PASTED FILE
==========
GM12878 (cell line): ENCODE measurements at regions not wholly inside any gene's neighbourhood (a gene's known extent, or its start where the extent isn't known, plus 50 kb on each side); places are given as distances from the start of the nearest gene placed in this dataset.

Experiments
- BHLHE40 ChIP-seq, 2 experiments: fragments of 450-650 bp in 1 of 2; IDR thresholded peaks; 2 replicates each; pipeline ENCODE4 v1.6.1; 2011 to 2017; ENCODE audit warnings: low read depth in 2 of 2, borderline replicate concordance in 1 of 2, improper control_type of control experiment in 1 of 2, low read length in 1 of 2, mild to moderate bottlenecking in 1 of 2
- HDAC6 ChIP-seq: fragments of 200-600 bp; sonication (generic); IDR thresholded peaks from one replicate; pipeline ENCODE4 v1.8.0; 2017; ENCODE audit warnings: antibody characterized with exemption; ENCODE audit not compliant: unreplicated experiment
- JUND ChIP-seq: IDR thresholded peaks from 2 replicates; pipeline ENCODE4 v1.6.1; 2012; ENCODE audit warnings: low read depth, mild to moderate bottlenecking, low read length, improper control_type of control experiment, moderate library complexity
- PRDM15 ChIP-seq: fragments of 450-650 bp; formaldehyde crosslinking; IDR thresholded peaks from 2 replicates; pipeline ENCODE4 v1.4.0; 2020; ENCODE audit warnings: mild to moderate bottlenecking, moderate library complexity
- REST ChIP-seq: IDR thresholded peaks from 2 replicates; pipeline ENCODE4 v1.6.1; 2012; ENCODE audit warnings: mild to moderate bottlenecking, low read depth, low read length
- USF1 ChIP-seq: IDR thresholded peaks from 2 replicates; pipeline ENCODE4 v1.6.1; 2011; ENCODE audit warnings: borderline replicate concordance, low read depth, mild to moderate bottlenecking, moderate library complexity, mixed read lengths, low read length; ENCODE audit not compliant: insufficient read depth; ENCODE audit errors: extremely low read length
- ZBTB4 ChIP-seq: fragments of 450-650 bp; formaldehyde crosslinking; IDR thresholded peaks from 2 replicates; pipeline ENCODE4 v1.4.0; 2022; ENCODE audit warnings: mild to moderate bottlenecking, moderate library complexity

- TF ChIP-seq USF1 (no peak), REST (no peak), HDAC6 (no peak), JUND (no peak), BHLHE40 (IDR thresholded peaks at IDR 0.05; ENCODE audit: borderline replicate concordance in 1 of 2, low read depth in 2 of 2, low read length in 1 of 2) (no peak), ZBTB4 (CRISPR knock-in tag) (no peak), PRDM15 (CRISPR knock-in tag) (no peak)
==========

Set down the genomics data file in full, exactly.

GM12878 (cell line): ENCODE measurements at regions not wholly inside any gene's neighbourhood (a gene's known extent, or its start where the extent isn't known, plus 50 kb on each side); places are given as distances from the start of the nearest gene placed in this dataset.

Experiments
- BHLHE40 ChIP-seq, 2 experiments: fragments of 450-650 bp in 1 of 2; IDR thresholded peaks; 2 replicates each; pipeline ENCODE4 v1.6.1; 2011 to 2017; ENCODE audit warnings: low read depth in 2 of 2, borderline replicate concordance in 1 of 2, improper control_type of control experiment in 1 of 2, low read length in 1 of 2, mild to moderate bottlenecking in 1 of 2
- HDAC6 ChIP-seq: fragments of 200-600 bp; sonication (generic); IDR thresholded peaks from one replicate; pipeline ENCODE4 v1.8.0; 2017; ENCODE audit warnings: antibody characterized with exemption; ENCODE audit not compliant: unreplicated experiment
- JUND ChIP-seq: IDR thresholded peaks from 2 replicates; pipeline ENCODE4 v1.6.1; 2012; ENCODE audit warnings: low read depth, mild to moderate bottlenecking, low read length, improper control_type of control experiment, moderate library complexity
- PRDM15 ChIP-seq: fragments of 450-650 bp; formaldehyde crosslinking; IDR thresholded peaks from 2 replicates; pipeline ENCODE4 v1.4.0; 2020; ENCODE audit warnings: mild to moderate bottlenecking, moderate library complexity
- REST ChIP-seq: IDR thresholded peaks from 2 replicates; pipeline ENCODE4 v1.6.1; 2012; ENCODE audit warnings: mild to moderate bottlenecking, low read depth, low read length
- USF1 ChIP-seq: IDR thresholded peaks from 2 replicates; pipeline ENCODE4 v1.6.1; 2011; ENCODE audit warnings: borderline replicate concordance, low read depth, mild to moderate bottlenecking, moderate library complexity, mixed read lengths, low read length; ENCODE audit not compliant: insufficient read depth; ENCODE audit errors: extremely low read length
- ZBTB4 ChIP-seq: fragments of 450-650 bp; formaldehyde crosslinking; IDR thresholded peaks from 2 replicates; pipeline ENCODE4 v1.4.0; 2022; ENCODE audit warnings: mild to moderate bottlenecking, moderate library complexity

- TF ChIP-seq USF1 (no peak), REST (no peak), HDAC6 (no peak), JUND (no peak), BHLHE40 (IDR thresholded peaks at IDR 0.05; ENCODE audit: borderline replicate concordance in 1 of 2, low read depth in 2 of 2, low read length in 1 of 2) (no peak), ZBTB4 (CRISPR knock-in tag) (no peak), PRDM15 (CRISPR knock-in tag) (no peak)